With the preliminary prep work out of the way, let's get started mixing up ingredients! Hi-chan helps me dump the shortening in. Our recipe calls for 1/2 cup (95g), but we're using 2/3 cup (125g) because extra shortening makes the brownies more moist and I had 2/3 of a stick left over from another baking project.

Black adds 1 cup (200g) sugar. Hi-chan is hanging out on top of the bowl again.

My turn to add something! Two eggs go in the bowl.

Red is pleased to add 1 teaspoon vanilla extract. The vanilla helps bring out the sweetness and chocolate flavor of the brownies.

Ruth stirs it all up. Don't be too worried if there are clumps of shortening, they'll melt in the oven. Do make sure none of the clumps is larger than a pea, though, or you'll have spotty brownies.

Black adds 2/3 cup (96g) flour to the smaller bowl. (We did tear out the bowl before adding anything.)

Hi-chan is having fun helping add 1/2 cup (56g) cocoa powder. "Chocolate that we don't have to melt!" she chirps. "Doesn't taste good by itself, though."
"It's powdered unsweetened chocolate, Hi-chan," I explain. "Of course it doesn't taste good straight out of the box."

Red's turn again. In goes 1/2 teaspoon salt...

... and 1/2 teaspoon baking powder.

Ruth stirs the dry ingredients together carefully.
"Why are you going so slow?" Red asks.
"Flour and cocoa powder are both very light and inclined to fly," he explains. "Since I want them to stay in the bowl and not fly around, I have to stir slowly. If I go fast, the mix will go everywhere."

Now it's time to mix it all together. Black has decided that nothing interesting has happened to the bottom of the bowl, so she hopped up on the can of baking powder to see over the rim. I held the bowl of dry ingredients for Ruth while he carefully coaxed the powdery mixture out into the larger bowl with the shortening mixture. Hi-chan opted not to sit on the rim in order to avoid getting a face full of unsweetened powder.

It takes a bit of stirring to get all the dry ingredients worked in. The batter is only slightly more liquid than cookie dough when it's all mixed together. Ruth has just finished stirring.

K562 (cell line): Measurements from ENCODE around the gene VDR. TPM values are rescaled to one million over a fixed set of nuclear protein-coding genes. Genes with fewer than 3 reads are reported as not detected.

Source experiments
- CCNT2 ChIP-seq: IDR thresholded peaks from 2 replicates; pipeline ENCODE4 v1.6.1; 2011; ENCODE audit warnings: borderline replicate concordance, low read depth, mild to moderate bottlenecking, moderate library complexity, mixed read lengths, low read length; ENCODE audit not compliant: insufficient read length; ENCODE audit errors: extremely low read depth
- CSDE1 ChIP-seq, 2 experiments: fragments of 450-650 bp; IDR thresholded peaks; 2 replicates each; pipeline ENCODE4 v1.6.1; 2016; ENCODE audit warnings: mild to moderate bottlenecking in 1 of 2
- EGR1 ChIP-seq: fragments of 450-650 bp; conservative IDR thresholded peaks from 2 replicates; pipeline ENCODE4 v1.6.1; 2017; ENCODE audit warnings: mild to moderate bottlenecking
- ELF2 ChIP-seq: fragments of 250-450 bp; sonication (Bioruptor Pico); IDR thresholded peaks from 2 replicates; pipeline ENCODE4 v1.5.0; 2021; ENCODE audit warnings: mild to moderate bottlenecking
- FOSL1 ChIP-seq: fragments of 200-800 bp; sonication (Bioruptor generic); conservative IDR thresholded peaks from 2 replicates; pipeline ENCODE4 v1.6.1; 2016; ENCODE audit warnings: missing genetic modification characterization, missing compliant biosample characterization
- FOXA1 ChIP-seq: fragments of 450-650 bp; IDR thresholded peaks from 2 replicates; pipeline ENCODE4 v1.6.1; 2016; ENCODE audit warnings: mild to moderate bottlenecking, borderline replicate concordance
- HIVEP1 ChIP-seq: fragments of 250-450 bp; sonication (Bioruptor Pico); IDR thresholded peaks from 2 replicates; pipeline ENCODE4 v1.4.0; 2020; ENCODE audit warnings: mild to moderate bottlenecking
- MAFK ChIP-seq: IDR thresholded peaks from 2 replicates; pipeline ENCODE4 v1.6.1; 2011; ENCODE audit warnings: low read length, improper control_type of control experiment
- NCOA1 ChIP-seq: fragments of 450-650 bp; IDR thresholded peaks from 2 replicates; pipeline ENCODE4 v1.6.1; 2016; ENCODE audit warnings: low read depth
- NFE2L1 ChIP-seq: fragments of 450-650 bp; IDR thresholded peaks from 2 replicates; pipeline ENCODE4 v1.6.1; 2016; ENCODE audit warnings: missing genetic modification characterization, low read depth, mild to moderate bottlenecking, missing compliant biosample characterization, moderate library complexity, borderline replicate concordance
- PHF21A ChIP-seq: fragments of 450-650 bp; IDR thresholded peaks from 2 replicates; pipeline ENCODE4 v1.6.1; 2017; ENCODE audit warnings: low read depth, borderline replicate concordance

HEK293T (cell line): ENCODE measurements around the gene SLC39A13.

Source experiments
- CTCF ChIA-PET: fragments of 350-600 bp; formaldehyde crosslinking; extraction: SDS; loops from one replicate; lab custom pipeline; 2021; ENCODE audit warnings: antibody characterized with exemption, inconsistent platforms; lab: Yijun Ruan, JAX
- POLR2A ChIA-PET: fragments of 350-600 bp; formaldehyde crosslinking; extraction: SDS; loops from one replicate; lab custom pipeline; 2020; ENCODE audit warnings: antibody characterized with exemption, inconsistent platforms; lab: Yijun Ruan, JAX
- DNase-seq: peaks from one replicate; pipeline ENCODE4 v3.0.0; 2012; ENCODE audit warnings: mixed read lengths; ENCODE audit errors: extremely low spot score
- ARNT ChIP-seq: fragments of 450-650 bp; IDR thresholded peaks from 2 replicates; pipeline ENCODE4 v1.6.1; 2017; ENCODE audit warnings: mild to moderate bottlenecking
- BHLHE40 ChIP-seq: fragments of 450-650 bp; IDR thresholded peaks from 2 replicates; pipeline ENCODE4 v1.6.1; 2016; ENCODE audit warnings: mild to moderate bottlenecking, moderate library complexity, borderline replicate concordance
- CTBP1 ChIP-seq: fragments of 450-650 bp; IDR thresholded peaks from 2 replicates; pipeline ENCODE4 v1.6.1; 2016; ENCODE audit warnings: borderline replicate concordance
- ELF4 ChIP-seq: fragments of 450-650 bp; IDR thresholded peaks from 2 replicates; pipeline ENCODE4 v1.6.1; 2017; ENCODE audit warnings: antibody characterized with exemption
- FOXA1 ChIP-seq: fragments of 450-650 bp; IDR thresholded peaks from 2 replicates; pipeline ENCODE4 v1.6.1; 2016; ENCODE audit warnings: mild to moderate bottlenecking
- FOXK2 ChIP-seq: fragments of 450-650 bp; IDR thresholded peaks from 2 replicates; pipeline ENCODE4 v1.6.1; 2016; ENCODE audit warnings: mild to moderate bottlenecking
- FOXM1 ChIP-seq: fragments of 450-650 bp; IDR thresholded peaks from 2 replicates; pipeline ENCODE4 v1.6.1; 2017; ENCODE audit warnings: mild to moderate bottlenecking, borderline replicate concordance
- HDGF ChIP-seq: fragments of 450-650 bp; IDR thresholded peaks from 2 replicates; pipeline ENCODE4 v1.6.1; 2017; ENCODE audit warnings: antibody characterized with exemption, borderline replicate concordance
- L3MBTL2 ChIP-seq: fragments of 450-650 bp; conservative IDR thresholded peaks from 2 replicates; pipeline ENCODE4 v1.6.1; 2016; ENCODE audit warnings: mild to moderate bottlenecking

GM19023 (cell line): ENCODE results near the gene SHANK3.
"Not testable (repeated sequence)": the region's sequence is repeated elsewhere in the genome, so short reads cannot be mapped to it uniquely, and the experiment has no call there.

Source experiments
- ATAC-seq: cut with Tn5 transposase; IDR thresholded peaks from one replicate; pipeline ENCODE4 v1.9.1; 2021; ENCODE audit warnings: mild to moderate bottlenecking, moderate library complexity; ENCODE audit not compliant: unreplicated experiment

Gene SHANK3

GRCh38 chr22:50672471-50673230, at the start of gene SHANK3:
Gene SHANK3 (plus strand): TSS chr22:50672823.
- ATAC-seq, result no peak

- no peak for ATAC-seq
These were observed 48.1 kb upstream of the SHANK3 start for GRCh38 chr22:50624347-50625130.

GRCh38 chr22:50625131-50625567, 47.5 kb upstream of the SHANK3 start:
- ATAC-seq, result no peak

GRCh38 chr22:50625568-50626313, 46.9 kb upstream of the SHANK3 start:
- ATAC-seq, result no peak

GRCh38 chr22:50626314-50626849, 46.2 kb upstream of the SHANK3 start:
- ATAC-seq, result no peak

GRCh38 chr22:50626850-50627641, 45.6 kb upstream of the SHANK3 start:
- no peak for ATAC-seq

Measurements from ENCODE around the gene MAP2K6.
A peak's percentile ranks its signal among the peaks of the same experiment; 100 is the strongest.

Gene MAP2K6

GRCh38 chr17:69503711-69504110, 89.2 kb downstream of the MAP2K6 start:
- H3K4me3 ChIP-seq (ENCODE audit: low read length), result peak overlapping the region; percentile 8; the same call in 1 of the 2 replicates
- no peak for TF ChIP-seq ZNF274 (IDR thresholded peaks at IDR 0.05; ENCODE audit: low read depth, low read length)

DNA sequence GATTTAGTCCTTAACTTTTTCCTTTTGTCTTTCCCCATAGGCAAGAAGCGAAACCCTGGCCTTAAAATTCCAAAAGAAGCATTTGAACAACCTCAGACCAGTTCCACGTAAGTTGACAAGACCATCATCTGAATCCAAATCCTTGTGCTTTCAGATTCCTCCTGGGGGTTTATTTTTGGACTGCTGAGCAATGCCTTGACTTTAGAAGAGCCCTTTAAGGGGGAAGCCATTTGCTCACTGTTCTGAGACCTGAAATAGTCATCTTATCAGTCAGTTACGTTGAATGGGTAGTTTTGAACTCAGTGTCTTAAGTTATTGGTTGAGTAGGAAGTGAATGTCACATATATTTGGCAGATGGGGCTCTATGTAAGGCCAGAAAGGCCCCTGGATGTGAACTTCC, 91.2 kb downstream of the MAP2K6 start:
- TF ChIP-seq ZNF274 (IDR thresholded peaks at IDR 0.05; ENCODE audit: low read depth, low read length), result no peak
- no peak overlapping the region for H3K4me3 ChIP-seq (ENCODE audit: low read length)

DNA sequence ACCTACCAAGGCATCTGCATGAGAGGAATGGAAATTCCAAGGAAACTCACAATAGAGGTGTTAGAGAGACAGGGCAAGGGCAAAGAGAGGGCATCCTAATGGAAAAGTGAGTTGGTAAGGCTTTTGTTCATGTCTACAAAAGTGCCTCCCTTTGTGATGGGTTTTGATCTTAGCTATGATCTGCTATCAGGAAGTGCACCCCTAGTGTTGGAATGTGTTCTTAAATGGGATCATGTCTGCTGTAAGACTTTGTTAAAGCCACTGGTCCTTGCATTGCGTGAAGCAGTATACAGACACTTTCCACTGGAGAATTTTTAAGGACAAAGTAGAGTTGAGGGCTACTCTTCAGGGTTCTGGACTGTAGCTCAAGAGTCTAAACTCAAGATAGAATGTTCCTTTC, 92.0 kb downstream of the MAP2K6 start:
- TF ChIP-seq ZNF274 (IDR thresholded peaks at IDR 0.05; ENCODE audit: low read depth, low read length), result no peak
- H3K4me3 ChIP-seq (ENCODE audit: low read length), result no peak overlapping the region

"Thick stuff," Black remarks. "Looks tasty, though. How do we get it out of the bowl?"
"Carefully and with help," I tell her. "Why don't you go get the pan?"

Hi-chan helped the twins bring the pan over from the other side of the stove, and now they've all found good spots to watch as Ruth coaxes the batter out of the bowl I'm holding for him. It comes out slowly and plops into the pan in a glob.

Once all the batter is in the pan, I hand Ruth a spatula so he can spread it out. Make sure to tuck the batter into the corners of the pan, or it won't get there at all. Brownie batter is very much inclined to stick together.
"Looks yummy," Black comments.
"Wait until it's baked," Ruth tells her. "Then it will be even more yummy."

With the batter all spread out, it's ready to bake. Ruth places the pan carefully into the oven. These should go in about the middle of the oven.

As Ruth closes the oven door, Black sets the timer for half an hour. 30 minutes should be enough time to bake the brownies, but if it isn't put them back in for a couple minutes.

The timer has gone off and the brownies look delicious! Ruth and I pull them out and set them on top of the stove to cool.

Black sets a timer for 10 minutes to give the brownies a chance to cool. This is only an approximation, and cooling times may differ.

"It looks so delicious," Red says. "The timer went off already, can't we have some now?"
"Yes, but you can't eat the whole thing," Ruth insists. "We have to cut them first. Miaka, may I have a knife?"
"Of course! Don't drool on the brownies, ladies." This comment gets me pouty grumbles as I turn away to grab the requested knife.

Everyone is eyeing the brownies hungrily as they wait for Ruth to finish cutting them into 16 squares.

Mm, brownie!

Monday, April 8, 2013

Chocolate Chip Cookies

"We have another Reader Request, Ruth!" I told him as he came in.
"Excellent! What are we making today?" he asked, flying over to sit on my shoulder.